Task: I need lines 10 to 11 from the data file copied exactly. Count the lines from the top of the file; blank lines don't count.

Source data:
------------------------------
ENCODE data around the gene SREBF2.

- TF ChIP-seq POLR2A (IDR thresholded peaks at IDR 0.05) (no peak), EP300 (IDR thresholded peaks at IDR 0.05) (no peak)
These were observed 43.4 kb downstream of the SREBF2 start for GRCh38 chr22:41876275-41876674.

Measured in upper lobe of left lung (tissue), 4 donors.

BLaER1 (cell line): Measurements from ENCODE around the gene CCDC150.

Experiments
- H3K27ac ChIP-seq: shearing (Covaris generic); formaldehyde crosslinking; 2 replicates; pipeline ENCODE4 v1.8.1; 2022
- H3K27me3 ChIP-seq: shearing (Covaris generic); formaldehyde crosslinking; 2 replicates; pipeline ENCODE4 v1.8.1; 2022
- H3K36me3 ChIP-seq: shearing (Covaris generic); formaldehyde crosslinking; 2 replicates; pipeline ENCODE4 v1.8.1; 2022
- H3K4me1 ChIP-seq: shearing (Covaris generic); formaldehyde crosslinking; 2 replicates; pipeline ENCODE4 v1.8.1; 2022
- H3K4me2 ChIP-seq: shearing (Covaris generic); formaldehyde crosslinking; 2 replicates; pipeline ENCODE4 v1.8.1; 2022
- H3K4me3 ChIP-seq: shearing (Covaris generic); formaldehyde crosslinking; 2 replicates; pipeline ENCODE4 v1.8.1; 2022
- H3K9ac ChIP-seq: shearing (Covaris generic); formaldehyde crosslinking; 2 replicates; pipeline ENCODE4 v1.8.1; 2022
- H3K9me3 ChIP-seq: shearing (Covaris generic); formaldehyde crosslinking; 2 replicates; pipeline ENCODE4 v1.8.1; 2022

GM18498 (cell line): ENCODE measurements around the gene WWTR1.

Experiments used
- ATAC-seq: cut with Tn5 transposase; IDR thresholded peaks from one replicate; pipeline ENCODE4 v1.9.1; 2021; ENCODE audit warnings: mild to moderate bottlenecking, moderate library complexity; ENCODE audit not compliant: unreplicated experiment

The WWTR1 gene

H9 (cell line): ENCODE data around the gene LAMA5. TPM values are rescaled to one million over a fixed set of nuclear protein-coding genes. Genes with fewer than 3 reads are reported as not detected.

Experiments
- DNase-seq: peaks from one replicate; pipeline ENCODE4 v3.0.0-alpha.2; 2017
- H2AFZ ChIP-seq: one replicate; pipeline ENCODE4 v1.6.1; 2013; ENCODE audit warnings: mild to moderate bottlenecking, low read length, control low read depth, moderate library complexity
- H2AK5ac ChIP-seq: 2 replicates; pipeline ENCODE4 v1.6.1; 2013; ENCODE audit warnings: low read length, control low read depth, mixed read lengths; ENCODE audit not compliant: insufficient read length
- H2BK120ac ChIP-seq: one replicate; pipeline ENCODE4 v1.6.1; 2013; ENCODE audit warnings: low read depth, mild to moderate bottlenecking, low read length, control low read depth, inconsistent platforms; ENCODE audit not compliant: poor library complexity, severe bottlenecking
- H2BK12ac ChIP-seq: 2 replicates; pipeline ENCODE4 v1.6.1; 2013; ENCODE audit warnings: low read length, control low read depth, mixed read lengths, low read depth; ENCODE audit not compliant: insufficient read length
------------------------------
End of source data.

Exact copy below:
- H3K4me1 ChIP-seq: shearing (Covaris generic); formaldehyde crosslinking; 2 replicates; pipeline ENCODE4 v1.8.1; 2022
- H3K4me2 ChIP-seq: shearing (Covaris generic); formaldehyde crosslinking; 2 replicates; pipeline ENCODE4 v1.8.1; 2022